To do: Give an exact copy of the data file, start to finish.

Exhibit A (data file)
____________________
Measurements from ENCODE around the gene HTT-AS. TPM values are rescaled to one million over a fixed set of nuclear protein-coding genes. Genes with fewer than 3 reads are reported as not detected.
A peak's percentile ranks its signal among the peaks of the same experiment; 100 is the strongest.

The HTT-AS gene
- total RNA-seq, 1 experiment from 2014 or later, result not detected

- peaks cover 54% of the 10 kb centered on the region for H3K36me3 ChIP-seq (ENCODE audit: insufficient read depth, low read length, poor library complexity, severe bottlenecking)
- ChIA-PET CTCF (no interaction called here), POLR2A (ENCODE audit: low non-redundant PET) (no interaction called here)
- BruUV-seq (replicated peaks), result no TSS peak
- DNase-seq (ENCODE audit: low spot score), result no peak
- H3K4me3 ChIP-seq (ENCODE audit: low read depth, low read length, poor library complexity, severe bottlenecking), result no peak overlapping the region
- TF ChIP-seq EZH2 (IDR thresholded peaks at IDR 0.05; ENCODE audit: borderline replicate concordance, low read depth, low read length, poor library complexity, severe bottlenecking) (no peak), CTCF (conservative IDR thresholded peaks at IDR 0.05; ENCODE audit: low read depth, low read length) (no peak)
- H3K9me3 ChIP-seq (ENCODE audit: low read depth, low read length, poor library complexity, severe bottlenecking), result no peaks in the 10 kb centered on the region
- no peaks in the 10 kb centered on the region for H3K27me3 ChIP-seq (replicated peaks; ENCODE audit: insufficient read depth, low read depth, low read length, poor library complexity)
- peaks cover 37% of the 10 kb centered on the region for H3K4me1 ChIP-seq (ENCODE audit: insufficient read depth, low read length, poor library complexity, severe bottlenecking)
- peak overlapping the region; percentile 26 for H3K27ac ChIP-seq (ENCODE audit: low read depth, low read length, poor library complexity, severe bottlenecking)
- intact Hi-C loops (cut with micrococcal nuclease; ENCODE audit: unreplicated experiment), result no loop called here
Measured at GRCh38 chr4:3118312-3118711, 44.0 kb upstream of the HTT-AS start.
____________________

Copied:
Measurements from ENCODE around the gene HTT-AS. TPM values are rescaled to one million over a fixed set of nuclear protein-coding genes. Genes with fewer than 3 reads are reported as not detected.
A peak's percentile ranks its signal among the peaks of the same experiment; 100 is the strongest.

The HTT-AS gene
- total RNA-seq, 1 experiment from 2014 or later, result not detected

- peaks cover 54% of the 10 kb centered on the region for H3K36me3 ChIP-seq (ENCODE audit: insufficient read depth, low read length, poor library complexity, severe bottlenecking)
- ChIA-PET CTCF (no interaction called here), POLR2A (ENCODE audit: low non-redundant PET) (no interaction called here)
- BruUV-seq (replicated peaks), result no TSS peak
- DNase-seq (ENCODE audit: low spot score), result no peak
- H3K4me3 ChIP-seq (ENCODE audit: low read depth, low read length, poor library complexity, severe bottlenecking), result no peak overlapping the region
- TF ChIP-seq EZH2 (IDR thresholded peaks at IDR 0.05; ENCODE audit: borderline replicate concordance, low read depth, low read length, poor library complexity, severe bottlenecking) (no peak), CTCF (conservative IDR thresholded peaks at IDR 0.05; ENCODE audit: low read depth, low read length) (no peak)
- H3K9me3 ChIP-seq (ENCODE audit: low read depth, low read length, poor library complexity, severe bottlenecking), result no peaks in the 10 kb centered on the region
- no peaks in the 10 kb centered on the region for H3K27me3 ChIP-seq (replicated peaks; ENCODE audit: insufficient read depth, low read depth, low read length, poor library complexity)
- peaks cover 37% of the 10 kb centered on the region for H3K4me1 ChIP-seq (ENCODE audit: insufficient read depth, low read length, poor library complexity, severe bottlenecking)
- peak overlapping the region; percentile 26 for H3K27ac ChIP-seq (ENCODE audit: low read depth, low read length, poor library complexity, severe bottlenecking)
- intact Hi-C loops (cut with micrococcal nuclease; ENCODE audit: unreplicated experiment), result no loop called here
Measured at GRCh38 chr4:3118312-3118711, 44.0 kb upstream of the HTT-AS start.